A group of 11 law professors, both liberal and conservative, have written a letter to Ariz. Gov. Jan Brewer (R) explaining that she is being deceived by many of the critics of S.B. 1062, who have described the bill as "gay discrimination."
"Some of us are Republicans; some of us are Democrats. Some of us are religious; some of us are not. Some of us oppose same-sex marriage; some of us support it. Nine of the eleven signers of this letter believe that you should sign the bill; two are unsure. But all of us believe that many criticisms of the Arizona bill are deeply misleading," the letter states.
Brewer must decide whether to sign, veto or not sign (which would make it become law) S.B. 1062, which makes some changes to the state's Religious Freedom Restoration Act.
The bill, the letter explains, is designed to address two ambiguities in RFRA: "It would provide that people are covered when state or local government requires them to violate their religion in the conduct of their business, and it would provide that people are covered when sued by a private citizen invoking state or local law to demand that they violate their religion."
The bill does not, however, give any Arizonan free reign to do whatever they want as long as they declare they are doing so for religious reasons.
"But nothing in the amendment would say who wins in either of these cases. The person invoking RFRA would still have to prove that he had a sincere religious belief and that state or local government was imposing a substantial burden on his exercise of that religious belief. And the government, or the person on the other side of the lawsuit, could still show that compliance with the law was necessary to serve a compelling government interest" (emphasis in original).
Critics of the bill have described it as an anti-gay bill and claim it would be used to deny access to public accommodations for gays. Some have compared it to the segregationist Jim Crow laws. Almost every media organization in the country, including the more conservative Fox News, have taken the side of the critics by describing S.B. 1062 as a "gay discrimination" bill.
These critics are wrong, the law professors claim. The bill would not allow public accommodations, such as a restaurant, to deny service to gays. Rather, the law specifically allows the government to deny any religious freedom claims if there is a compelling government interest to do so.
"And the government, or the person on the other side of the lawsuit, could still show that compliance with the law was necessary to serve a compelling government interest. As a business gets bigger and more impersonal, courts will become more skeptical about claims of substantial burden on the owner's exercise of religion. And as a business gets bigger, the government's claim of compelling interest will become stronger."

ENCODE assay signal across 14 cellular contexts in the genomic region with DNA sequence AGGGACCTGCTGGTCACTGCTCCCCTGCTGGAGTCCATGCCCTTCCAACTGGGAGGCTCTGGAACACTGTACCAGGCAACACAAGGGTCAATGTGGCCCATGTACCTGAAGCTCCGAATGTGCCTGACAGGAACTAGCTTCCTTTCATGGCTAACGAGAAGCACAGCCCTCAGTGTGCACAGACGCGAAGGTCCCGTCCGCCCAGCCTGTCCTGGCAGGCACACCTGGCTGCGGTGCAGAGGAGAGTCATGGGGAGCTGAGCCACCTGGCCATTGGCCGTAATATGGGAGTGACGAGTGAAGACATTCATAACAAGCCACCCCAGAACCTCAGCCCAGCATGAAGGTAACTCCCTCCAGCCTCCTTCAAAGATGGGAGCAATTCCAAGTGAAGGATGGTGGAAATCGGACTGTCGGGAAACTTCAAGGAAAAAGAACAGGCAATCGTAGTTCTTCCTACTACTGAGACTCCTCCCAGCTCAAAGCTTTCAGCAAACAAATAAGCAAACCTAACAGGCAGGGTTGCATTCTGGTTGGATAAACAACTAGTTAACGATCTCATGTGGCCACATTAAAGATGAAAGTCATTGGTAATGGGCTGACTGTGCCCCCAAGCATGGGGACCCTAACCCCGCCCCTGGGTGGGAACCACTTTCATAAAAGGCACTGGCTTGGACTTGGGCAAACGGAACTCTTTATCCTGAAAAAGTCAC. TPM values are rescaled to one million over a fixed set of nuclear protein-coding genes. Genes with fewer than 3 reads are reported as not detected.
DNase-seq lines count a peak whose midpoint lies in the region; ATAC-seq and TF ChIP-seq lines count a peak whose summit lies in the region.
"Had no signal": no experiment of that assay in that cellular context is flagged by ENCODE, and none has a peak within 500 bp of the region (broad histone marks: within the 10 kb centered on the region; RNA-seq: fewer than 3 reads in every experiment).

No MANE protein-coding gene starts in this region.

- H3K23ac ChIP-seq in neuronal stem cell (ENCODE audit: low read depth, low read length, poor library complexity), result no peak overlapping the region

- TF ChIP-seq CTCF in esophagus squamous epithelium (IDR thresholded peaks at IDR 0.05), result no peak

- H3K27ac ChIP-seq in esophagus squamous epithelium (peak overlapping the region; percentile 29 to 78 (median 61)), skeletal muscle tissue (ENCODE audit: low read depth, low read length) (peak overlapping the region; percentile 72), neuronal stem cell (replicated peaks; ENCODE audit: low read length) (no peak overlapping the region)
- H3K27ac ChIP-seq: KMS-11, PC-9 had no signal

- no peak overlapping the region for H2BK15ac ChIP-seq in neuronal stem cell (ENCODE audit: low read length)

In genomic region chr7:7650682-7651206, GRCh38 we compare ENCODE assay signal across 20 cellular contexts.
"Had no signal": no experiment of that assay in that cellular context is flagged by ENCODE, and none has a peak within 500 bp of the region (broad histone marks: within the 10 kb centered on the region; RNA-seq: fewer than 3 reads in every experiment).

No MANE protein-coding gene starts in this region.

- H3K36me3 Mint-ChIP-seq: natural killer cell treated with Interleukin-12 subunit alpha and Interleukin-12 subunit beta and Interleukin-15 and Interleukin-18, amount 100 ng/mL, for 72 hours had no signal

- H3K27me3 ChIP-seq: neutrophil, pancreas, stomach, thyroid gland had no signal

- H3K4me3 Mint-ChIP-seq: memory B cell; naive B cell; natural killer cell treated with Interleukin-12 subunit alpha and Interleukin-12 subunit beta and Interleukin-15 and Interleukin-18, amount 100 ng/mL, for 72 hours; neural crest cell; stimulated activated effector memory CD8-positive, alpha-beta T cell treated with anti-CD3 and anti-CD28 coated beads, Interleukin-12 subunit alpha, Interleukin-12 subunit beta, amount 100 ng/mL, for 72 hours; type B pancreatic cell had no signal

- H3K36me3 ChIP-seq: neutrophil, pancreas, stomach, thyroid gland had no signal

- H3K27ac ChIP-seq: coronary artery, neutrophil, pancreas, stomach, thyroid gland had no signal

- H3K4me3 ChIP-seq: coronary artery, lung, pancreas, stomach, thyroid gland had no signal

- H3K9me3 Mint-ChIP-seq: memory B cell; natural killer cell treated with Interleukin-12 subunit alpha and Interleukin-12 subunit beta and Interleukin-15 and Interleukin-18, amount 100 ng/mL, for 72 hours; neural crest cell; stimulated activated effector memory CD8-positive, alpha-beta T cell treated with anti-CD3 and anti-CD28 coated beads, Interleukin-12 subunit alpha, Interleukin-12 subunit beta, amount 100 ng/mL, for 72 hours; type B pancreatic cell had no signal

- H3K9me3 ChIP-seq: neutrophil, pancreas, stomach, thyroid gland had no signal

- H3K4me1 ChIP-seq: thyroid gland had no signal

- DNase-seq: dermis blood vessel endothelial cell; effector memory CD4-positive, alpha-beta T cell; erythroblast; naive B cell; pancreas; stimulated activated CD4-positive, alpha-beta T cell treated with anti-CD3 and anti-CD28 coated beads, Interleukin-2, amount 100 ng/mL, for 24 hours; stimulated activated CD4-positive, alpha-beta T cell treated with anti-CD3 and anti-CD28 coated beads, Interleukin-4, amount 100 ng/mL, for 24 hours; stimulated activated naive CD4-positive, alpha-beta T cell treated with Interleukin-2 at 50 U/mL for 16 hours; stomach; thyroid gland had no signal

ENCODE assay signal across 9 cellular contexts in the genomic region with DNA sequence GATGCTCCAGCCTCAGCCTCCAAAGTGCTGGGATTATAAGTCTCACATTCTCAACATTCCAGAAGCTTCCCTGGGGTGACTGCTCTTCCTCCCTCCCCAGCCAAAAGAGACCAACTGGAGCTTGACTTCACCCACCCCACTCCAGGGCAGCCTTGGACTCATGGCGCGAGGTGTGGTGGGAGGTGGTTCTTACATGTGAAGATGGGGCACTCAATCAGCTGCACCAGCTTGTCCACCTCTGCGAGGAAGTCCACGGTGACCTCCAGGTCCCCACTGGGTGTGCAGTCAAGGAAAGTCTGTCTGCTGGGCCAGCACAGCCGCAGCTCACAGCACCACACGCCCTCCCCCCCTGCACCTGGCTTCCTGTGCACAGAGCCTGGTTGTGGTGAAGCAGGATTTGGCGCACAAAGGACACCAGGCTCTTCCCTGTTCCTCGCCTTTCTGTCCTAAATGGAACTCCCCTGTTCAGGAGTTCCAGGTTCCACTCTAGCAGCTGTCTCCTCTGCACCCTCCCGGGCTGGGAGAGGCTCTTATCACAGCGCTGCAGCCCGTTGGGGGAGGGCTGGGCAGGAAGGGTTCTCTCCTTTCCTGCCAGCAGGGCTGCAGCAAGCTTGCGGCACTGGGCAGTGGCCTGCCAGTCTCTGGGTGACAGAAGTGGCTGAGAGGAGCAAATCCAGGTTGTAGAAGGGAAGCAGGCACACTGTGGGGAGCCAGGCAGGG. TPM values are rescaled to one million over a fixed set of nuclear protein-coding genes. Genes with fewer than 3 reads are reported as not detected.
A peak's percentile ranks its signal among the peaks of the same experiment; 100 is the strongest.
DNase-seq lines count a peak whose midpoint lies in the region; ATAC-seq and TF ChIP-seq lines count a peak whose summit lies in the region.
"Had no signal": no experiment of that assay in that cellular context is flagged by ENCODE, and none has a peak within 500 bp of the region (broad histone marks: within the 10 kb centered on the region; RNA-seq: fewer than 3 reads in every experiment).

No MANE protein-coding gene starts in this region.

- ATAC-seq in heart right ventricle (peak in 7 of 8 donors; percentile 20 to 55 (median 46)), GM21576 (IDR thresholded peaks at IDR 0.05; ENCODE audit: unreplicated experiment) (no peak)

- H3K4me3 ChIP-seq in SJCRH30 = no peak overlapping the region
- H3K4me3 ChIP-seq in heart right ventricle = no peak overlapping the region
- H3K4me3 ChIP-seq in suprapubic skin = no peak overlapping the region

Opponents of the Arizona bill are wrongly conflating it with a Kansas bill (H.B. 2453), which they do not support, the signers say.
"People claiming that the two bills are similar are simply smearing the Arizona bill, disregarding the long and successful history of state and federal RFRAs, and trying to deceive you," they wrote.
The signers do not support the Kansas bill because, unlike the Arizona bill, the Kansas bill is one-sided and does not balance the interests of government against religious freedom rights.
"The Kansas bill does not enact a broadly applicable standard, give each side a chance to prove its case, and leave decisions to the courts. It enacts a specific rule about religious objections to same-sex marriages and civil unions, and it says the religious objector always wins, no matter what," they wrote (emphasis in original).
The letter concludes by asking Brewer not to base her opinion of the bill on the misinformation being put forth by the bill's critics.
"Whatever judgment you pass on SB1062, you should not be misled by uninformed critics. The Arizona bill is fundamentally different from the Kansas bill. It resolves ambiguities that have been the subject of litigation elsewhere. It deserves your accurately informed consideration," the letter states.
The conclusions of the law professors about the Arizona bill are essentially the same as an issue analysis of the bill published by The Christian Post on Monday.
The signers of the letter are Professors Mary Ann Glendon (Harvard Law School), Douglas Laycock (University of Virginia School of Law), Michael W. McConnell (Stanford Law School), Helen M. Alvaré (George Mason University School of Law), Thomas C. Berg (University of St. Thomas School of Law), Carl H. Esbeck (University of Missouri School of Law), Richard W. Garnett (Notre Dame Law School), Christopher C. Lund (Wayne State University Law School), Mark S. Scarberry (Pepperdine University School of Law), Gregory C. Sisk (University of St. Thomas School of Law), and Robin Fretwell Wilson (University of Illinois College of Law). (Affiliations are mentioned for identification only. The institutions they work for have not taken a position on the bill.)